Faculty News

1/17/2013

Sabnis publishes in the Journal of Marketing an FT — 45 Journal

The Howe School is proud to announce that one of our faculty members, Dr. Gaurav Sabnis an assistant professor of Marketing, has been published in a very exclusive journal one of the only 45 journals used by the Financial Times in compiling their business school research rank.

Dr. Sabnis’ research interests include:  Empirical modeling of marketing strategy, issues Sales force management, Online user generated content, Competition’s role in online content.

The information about his paper is  —

“The Sales Lead Black Hole: On Sales Reps' Follow-Up of Marketing Leads”

Journal of Marketing, January 2013 

Authors:

  • Gaurav Sabnis, Howe School of Technology Management
  • Sharmila Chatterjee, Massachusetts Institute of Technology
  • Rajdeep Grewal, Pennsylvania State University
  • Gary Lilien, Pennsylvania State University

The sales lead black hole—the 70% of leads generated by marketing departments that sales representatives do not pursue—may result from competing demands on sales reps' time. Using the motivation–opportunity–ability framework, the authors consider factors that influence sales reps' pursuit (or lack thereof) of marketing and self-generated leads. The proportion of time that sales reps devote to marketing leads depends on organizational lead prequalification and managerial tracking processes (extrinsic motivation), as well as marketing lead volume (opportunity), and sales rep experience and performance (ability). Consistent with a person–situation framework, individual sales rep factors should also moderate the influence of organizational processes on lead follow-up. Data from 461 sales reps employed by four firms confirm that as sales reps' experience increases, their responses to managerial tracking of lead follow-up and marketing lead volume decrease; responses to the quality of the lead prequalification process increase. As sales reps' performance improves, their response to the volume of marketing leads increases, but their response to managerial tracking decreases. The interplay of individual sales reps' abilities and organizational marketing and sales processes explains differences in sales reps' follow-up of marketing leads.'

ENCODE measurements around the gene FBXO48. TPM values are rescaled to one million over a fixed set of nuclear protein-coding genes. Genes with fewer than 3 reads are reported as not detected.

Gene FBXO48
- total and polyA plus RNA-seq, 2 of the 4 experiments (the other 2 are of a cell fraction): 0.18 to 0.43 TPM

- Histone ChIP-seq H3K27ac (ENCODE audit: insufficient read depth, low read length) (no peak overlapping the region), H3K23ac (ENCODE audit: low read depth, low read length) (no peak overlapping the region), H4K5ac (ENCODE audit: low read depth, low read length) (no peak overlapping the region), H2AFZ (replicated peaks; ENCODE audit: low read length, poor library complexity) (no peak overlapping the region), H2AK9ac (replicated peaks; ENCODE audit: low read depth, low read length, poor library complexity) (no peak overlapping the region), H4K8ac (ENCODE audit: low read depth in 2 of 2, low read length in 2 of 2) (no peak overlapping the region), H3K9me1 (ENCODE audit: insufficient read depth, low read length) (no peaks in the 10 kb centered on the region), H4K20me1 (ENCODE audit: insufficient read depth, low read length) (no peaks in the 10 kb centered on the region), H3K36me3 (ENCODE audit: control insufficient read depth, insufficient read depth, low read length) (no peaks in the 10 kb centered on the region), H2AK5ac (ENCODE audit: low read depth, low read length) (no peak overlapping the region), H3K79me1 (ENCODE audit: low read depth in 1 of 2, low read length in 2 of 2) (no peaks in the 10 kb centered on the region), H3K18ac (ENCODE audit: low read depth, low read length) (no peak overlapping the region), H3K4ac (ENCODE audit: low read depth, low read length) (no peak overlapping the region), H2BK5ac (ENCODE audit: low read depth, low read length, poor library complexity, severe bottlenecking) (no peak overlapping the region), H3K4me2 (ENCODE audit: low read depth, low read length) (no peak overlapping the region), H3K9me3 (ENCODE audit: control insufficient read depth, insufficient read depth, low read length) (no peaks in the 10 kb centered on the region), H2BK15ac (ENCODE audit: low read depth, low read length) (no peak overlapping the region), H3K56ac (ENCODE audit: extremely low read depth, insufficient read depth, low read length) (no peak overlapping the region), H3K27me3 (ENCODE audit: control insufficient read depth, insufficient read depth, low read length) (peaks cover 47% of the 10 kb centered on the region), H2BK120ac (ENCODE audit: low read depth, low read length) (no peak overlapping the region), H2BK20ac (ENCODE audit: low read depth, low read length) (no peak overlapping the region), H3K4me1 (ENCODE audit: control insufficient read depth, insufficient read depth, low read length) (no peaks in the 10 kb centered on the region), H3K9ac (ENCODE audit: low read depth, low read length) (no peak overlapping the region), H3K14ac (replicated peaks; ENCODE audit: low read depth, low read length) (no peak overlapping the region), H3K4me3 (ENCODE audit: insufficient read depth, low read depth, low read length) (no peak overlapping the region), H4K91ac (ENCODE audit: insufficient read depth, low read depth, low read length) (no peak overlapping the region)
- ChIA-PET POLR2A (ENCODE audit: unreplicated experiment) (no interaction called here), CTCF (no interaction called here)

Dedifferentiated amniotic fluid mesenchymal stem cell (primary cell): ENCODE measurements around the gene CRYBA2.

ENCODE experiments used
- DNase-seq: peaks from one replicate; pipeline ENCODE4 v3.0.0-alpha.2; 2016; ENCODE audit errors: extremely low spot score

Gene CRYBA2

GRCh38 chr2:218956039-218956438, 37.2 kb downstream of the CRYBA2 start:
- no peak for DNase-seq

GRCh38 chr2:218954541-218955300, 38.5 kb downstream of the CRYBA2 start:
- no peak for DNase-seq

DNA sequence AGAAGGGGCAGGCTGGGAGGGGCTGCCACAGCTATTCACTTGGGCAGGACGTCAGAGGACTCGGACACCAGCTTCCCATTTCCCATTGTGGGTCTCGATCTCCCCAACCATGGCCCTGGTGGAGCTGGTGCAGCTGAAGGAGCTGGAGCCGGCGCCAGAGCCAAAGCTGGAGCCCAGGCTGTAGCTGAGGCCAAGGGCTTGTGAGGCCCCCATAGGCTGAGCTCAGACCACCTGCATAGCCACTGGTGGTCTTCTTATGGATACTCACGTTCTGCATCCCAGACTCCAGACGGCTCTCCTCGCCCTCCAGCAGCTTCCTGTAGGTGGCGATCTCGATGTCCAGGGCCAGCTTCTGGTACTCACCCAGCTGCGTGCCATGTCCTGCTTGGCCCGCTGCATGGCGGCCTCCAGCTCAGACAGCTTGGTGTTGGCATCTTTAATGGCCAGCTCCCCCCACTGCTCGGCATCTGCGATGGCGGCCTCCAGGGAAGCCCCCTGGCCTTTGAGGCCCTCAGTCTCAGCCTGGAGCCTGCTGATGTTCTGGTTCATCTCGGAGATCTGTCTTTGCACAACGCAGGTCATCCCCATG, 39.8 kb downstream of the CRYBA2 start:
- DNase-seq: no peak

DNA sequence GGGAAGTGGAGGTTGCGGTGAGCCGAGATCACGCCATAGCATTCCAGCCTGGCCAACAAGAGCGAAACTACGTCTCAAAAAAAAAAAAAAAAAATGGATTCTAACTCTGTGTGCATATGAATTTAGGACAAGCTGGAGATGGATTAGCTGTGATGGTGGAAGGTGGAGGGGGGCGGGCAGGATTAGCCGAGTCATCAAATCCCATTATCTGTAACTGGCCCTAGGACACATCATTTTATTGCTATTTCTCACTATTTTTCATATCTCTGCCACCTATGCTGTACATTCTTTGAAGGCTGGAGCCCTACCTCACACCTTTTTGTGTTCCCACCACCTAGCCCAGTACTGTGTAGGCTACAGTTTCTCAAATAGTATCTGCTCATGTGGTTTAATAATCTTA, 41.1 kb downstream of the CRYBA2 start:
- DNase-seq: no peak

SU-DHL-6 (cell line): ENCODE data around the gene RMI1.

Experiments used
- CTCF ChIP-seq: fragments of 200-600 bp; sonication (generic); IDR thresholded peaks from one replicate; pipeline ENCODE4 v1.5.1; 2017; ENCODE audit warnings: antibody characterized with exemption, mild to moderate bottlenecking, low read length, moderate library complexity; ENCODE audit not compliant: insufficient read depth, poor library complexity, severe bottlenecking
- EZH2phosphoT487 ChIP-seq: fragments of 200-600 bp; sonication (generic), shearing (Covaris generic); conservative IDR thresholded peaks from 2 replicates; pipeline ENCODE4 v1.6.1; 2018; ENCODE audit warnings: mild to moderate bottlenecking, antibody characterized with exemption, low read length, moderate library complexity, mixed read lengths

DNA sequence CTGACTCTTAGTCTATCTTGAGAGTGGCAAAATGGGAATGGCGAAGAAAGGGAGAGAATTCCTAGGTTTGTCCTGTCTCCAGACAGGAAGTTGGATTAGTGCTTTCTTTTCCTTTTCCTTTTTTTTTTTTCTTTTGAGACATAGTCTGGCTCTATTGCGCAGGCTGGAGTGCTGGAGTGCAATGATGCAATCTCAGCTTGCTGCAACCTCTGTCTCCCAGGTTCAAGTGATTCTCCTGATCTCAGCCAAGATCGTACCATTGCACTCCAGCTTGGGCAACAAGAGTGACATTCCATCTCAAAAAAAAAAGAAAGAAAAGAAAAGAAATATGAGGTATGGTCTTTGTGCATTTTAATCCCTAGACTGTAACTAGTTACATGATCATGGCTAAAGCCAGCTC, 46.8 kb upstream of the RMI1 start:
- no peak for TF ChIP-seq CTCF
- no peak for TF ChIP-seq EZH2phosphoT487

To review the full text please click here

Please contact Gaurav Sabnis for more information